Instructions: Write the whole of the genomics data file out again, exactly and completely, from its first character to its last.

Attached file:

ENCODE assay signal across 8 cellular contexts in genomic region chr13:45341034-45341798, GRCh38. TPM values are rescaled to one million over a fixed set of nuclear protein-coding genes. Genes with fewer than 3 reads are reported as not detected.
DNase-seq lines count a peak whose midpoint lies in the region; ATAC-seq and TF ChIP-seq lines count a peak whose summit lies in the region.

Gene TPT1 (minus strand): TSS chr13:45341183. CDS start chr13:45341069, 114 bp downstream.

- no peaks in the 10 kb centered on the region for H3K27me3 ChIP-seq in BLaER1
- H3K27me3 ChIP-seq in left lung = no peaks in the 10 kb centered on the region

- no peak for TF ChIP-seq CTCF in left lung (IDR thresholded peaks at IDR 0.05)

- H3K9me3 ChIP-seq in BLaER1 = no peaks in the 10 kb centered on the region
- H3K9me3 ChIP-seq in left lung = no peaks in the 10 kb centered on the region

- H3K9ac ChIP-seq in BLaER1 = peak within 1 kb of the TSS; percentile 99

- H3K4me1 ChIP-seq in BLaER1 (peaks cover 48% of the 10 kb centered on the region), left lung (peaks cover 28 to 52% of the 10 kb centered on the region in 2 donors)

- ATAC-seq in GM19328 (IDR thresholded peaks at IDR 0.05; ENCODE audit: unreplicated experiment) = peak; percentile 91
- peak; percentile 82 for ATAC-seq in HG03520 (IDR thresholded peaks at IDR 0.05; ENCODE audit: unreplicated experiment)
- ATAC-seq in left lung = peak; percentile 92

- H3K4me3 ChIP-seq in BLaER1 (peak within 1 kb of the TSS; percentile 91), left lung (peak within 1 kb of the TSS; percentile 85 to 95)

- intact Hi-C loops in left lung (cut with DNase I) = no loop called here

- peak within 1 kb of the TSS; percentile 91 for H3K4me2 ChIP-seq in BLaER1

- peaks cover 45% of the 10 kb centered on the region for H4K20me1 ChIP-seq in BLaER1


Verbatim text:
ENCODE assay signal across 8 cellular contexts in genomic region chr13:45341034-45341798, GRCh38. TPM values are rescaled to one million over a fixed set of nuclear protein-coding genes. Genes with fewer than 3 reads are reported as not detected.
DNase-seq lines count a peak whose midpoint lies in the region; ATAC-seq and TF ChIP-seq lines count a peak whose summit lies in the region.

Gene TPT1 (minus strand): TSS chr13:45341183. CDS start chr13:45341069, 114 bp downstream.

- no peaks in the 10 kb centered on the region for H3K27me3 ChIP-seq in BLaER1
- H3K27me3 ChIP-seq in left lung = no peaks in the 10 kb centered on the region

- no peak for TF ChIP-seq CTCF in left lung (IDR thresholded peaks at IDR 0.05)

- H3K9me3 ChIP-seq in BLaER1 = no peaks in the 10 kb centered on the region
- H3K9me3 ChIP-seq in left lung = no peaks in the 10 kb centered on the region

- H3K9ac ChIP-seq in BLaER1 = peak within 1 kb of the TSS; percentile 99

- H3K4me1 ChIP-seq in BLaER1 (peaks cover 48% of the 10 kb centered on the region), left lung (peaks cover 28 to 52% of the 10 kb centered on the region in 2 donors)

- ATAC-seq in GM19328 (IDR thresholded peaks at IDR 0.05; ENCODE audit: unreplicated experiment) = peak; percentile 91
- peak; percentile 82 for ATAC-seq in HG03520 (IDR thresholded peaks at IDR 0.05; ENCODE audit: unreplicated experiment)
- ATAC-seq in left lung = peak; percentile 92

- H3K4me3 ChIP-seq in BLaER1 (peak within 1 kb of the TSS; percentile 91), left lung (peak within 1 kb of the TSS; percentile 85 to 95)

- intact Hi-C loops in left lung (cut with DNase I) = no loop called here

- peak within 1 kb of the TSS; percentile 91 for H3K4me2 ChIP-seq in BLaER1

- peaks cover 45% of the 10 kb centered on the region for H4K20me1 ChIP-seq in BLaER1